FAQs

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Q. What do you mean when you say there is an acute shortage of professional accountants in Liberia; what about the many accounting graduates from our universities since the days of J. J. Roberts, some of whom have MBAs in accounting; are they not professional accountants?

A. Not every accounting graduate is a professional accountant just as not every law school graduate is an Attorney-at-law; and not everyone who graduates from a health sciences training institution is a healthcare professionals. A law school graduate must pass a bar exam and be admitted to the bar to qualify as professional lawyer, i.e., attorney-at-law; and a graduates from a health sciences institution must pass an appropriate medical board exam to qualify as a healthcare professional (Medical Doctor, Registered Nurse, Licensed Practical Nurse (LPN), Midwives, lab technicians, etc.). So too the holder of accounting degree must also pass an appropriate credentialing exam in order to become a professional accountant. The term “qualified

2. Q. What do you mean by bringing accounting education standards in Liberia up to a global standard; what is wrong with the quality of accounting education in Liberia?

A. Let’s put it this way: when investors come to establish a business in Liberia, they need the services of two professionals from the get go. First, a lawyer to get the business established as a legal entity in Liberia; then next an accountant, to handle the financial operations of the entity. In some cases, investors approach the LICPA for recommendations for professional accountants to fill those vacancies. Sadly, such requests are often not readily met or not met at all because there is an acute shortage of professional accountants in Liberia. In the end, more often than not, the investor brings in accountants from outside of Liberia, very frequently from neighboring ECOWAS countries, to fill accounting vacancies.

3. Q. What do you mean when you say there is an acute shortage of professional accountants in Liberia; what about the many accounting graduates from our universities since the days of J. J. Roberts, some of whom have MBAs in accounting; are they not professional accountants?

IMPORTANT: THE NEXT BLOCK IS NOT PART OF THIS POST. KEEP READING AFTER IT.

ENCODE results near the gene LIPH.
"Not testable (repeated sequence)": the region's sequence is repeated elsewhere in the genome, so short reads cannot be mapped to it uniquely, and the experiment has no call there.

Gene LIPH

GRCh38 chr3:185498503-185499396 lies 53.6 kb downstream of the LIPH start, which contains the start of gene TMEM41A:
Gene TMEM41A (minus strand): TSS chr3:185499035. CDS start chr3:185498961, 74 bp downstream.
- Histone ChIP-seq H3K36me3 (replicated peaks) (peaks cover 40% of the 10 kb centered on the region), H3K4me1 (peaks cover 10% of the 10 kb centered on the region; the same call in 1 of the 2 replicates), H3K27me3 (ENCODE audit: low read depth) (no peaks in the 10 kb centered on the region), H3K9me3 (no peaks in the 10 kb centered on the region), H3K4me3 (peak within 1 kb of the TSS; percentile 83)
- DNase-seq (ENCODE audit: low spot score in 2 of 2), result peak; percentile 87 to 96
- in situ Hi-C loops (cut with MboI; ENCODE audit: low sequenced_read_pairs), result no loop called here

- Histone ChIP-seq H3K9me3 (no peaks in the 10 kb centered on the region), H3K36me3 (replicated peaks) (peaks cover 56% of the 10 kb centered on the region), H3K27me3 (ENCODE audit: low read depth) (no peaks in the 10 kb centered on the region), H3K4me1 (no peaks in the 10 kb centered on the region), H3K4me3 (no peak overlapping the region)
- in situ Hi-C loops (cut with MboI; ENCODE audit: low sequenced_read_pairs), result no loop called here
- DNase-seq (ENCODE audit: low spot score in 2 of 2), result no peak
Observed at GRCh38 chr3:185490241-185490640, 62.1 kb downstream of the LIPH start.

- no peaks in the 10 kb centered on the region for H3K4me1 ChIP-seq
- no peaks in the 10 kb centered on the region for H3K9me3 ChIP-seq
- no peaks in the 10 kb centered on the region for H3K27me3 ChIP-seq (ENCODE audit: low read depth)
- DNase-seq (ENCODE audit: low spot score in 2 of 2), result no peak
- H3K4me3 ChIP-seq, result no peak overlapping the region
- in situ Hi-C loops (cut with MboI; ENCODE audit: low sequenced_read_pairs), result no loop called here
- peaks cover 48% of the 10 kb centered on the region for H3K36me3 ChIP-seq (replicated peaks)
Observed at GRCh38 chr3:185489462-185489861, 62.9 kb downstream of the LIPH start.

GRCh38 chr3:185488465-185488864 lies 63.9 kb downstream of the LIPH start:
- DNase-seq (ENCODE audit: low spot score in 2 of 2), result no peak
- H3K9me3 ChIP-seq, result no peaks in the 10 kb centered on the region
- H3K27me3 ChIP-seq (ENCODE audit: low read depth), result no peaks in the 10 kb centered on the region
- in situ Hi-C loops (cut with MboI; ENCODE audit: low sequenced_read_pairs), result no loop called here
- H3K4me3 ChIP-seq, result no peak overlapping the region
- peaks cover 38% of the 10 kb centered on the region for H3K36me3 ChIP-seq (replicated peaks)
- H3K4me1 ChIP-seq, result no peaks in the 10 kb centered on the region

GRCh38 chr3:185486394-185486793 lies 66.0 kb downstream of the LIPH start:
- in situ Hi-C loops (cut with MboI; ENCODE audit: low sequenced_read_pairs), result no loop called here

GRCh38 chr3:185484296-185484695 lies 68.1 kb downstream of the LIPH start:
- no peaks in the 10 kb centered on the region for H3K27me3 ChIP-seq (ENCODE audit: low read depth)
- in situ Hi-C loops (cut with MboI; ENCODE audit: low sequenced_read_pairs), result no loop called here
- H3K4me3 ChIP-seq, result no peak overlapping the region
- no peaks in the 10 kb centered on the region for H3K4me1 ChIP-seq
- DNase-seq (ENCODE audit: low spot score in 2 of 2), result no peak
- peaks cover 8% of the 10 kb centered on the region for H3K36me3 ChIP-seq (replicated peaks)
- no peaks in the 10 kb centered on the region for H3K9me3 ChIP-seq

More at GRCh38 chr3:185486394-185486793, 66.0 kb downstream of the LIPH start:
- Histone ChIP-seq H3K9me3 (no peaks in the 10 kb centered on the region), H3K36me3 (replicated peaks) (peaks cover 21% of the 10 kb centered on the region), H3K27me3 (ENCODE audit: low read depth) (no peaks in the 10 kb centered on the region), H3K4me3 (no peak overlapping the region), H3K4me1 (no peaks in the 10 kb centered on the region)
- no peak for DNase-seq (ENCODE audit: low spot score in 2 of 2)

A. Not every accounting graduate is a professional accountant just as not every law school graduate is an Attorney-at-law; and not everyone who graduates from a health sciences training institution is a healthcare professionals. A law school graduate must pass a bar exam and be admitted to the bar to qualify as professional lawyer, i.e., attorney-at-law; and a graduates from a health sciences institution must pass an appropriate medical board exam to qualify as a healthcare professional (Medical Doctor, Registered Nurse, Licensed Practical Nurse (LPN), Midwives, lab technicians, etc.). So too the holder of accounting degree must also pass an appropriate credentialing exam in order to become a professional accountant. The term “qualified accountant” is also often used to refer to a professional accountant. So, in this discussion we will use the two terms “qualified accountant” and “professional accountant” interchangeably.

4. Q. Why is all that necessary; this so-called professional qualification?

A. Because professional qualification exams establish minimum global standards that are comparable worldwide. In addition, each profession establishes a code of ethics that members must abide by or risk expulsion.

5. Q. So why is there such an acute shortage of professional accountants in Liberia?

A. Because until quite recently, particularly, until 2008, there has not been any history at all of professional accounting qualification programs in Liberia. It was only in 2008 that the LICPA started the Accounting Technicians Scheme, West Africa (ATSWA) in Liberia. Later, in May 2011, the Institute commenced its professional qualification exams, which are actually the professional accounting qualification exams of the Institute of Chartered Accountants, Ghana (ICAG). On this basis, the LICPA expects that Liberia will have its first set of homegrown professional accountants hopefully in 2013 or 2014.


6. Q. Do all investors require qualified accountants; if so why?

A. Not all do. Some simply want good accountants. But sadly, more often than not, even that modest request is also not readily met as employers complain about the poor quality of accountants from our schools. For these reasons employers often end up bringing in competent accountants from outside of Liberia, generally from neighboring ECOWAS countries, as earlier stated.
Meanwhile, just between September 2008 and December 2012, the University of Liberia alone has graduated 2,984 accountants. That is quite a number for the population of Liberia. Add to that the number of accounting graduates put out by all the other colleges and universities combined during that period; then consider the same situation even before 2008 and it becomes clear that a change in accounting education in Liberia is needed. The LICPA’s new program seeks to introduce the requisite change that will address this anomaly. It will emphasize quality over quantity with respect to accounting graduates from Liberian universities.

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